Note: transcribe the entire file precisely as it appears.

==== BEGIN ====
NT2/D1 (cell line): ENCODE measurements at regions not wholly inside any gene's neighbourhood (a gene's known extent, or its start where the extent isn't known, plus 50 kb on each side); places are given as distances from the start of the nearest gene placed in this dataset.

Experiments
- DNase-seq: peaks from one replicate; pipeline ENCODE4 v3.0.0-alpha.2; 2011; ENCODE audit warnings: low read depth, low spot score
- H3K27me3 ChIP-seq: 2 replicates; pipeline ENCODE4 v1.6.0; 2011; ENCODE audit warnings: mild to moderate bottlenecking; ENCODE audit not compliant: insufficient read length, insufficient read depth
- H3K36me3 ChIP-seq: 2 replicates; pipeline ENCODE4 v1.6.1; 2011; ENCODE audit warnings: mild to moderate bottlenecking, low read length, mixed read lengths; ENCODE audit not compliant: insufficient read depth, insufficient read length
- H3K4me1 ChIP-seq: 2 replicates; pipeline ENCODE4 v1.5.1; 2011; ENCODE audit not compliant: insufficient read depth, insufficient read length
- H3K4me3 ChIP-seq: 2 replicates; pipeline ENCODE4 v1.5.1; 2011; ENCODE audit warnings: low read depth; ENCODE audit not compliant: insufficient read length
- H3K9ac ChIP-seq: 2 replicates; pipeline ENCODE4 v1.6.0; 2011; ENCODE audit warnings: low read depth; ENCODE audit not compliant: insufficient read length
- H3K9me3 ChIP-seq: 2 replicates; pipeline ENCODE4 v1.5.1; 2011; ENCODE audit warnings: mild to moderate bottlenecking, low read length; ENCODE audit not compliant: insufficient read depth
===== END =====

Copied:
NT2/D1 (cell line): ENCODE measurements at regions not wholly inside any gene's neighbourhood (a gene's known extent, or its start where the extent isn't known, plus 50 kb on each side); places are given as distances from the start of the nearest gene placed in this dataset.

Experiments
- DNase-seq: peaks from one replicate; pipeline ENCODE4 v3.0.0-alpha.2; 2011; ENCODE audit warnings: low read depth, low spot score
- H3K27me3 ChIP-seq: 2 replicates; pipeline ENCODE4 v1.6.0; 2011; ENCODE audit warnings: mild to moderate bottlenecking; ENCODE audit not compliant: insufficient read length, insufficient read depth
- H3K36me3 ChIP-seq: 2 replicates; pipeline ENCODE4 v1.6.1; 2011; ENCODE audit warnings: mild to moderate bottlenecking, low read length, mixed read lengths; ENCODE audit not compliant: insufficient read depth, insufficient read length
- H3K4me1 ChIP-seq: 2 replicates; pipeline ENCODE4 v1.5.1; 2011; ENCODE audit not compliant: insufficient read depth, insufficient read length
- H3K4me3 ChIP-seq: 2 replicates; pipeline ENCODE4 v1.5.1; 2011; ENCODE audit warnings: low read depth; ENCODE audit not compliant: insufficient read length
- H3K9ac ChIP-seq: 2 replicates; pipeline ENCODE4 v1.6.0; 2011; ENCODE audit warnings: low read depth; ENCODE audit not compliant: insufficient read length
- H3K9me3 ChIP-seq: 2 replicates; pipeline ENCODE4 v1.5.1; 2011; ENCODE audit warnings: mild to moderate bottlenecking, low read length; ENCODE audit not compliant: insufficient read depth